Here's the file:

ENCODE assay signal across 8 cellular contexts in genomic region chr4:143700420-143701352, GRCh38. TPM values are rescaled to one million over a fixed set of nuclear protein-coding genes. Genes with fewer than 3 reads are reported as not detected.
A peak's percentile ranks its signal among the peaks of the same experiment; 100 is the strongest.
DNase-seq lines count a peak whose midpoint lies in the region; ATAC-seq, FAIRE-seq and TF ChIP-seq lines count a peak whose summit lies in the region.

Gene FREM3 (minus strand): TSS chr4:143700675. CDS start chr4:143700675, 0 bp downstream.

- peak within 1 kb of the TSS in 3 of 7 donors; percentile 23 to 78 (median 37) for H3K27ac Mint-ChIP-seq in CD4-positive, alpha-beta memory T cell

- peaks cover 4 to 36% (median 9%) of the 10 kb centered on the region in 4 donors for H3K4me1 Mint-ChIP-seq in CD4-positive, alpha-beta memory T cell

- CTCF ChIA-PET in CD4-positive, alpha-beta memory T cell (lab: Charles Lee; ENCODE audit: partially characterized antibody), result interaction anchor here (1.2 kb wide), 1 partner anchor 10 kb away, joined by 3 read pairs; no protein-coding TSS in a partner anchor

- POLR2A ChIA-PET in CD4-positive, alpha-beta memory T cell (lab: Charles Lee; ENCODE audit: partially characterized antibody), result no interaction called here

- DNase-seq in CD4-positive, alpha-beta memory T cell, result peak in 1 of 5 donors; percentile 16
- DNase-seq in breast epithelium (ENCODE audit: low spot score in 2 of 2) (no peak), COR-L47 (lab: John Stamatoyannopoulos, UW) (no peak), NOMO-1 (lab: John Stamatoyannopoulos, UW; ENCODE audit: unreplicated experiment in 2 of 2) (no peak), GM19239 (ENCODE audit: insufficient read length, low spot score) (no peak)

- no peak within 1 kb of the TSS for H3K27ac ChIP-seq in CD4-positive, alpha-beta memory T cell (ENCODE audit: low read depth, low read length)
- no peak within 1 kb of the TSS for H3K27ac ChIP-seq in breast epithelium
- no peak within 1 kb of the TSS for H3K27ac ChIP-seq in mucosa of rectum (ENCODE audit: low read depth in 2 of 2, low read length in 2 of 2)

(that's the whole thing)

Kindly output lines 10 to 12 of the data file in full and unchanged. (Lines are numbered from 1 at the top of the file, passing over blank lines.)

- DNase-seq in breast epithelium (ENCODE audit: low spot score in 2 of 2) (no peak), COR-L47 (lab: John Stamatoyannopoulos, UW) (no peak), NOMO-1 (lab: John Stamatoyannopoulos, UW; ENCODE audit: unreplicated experiment in 2 of 2) (no peak), GM19239 (ENCODE audit: insufficient read length, low spot score) (no peak)

- no peak within 1 kb of the TSS for H3K27ac ChIP-seq in CD4-positive, alpha-beta memory T cell (ENCODE audit: low read depth, low read length)
- no peak within 1 kb of the TSS for H3K27ac ChIP-seq in breast epithelium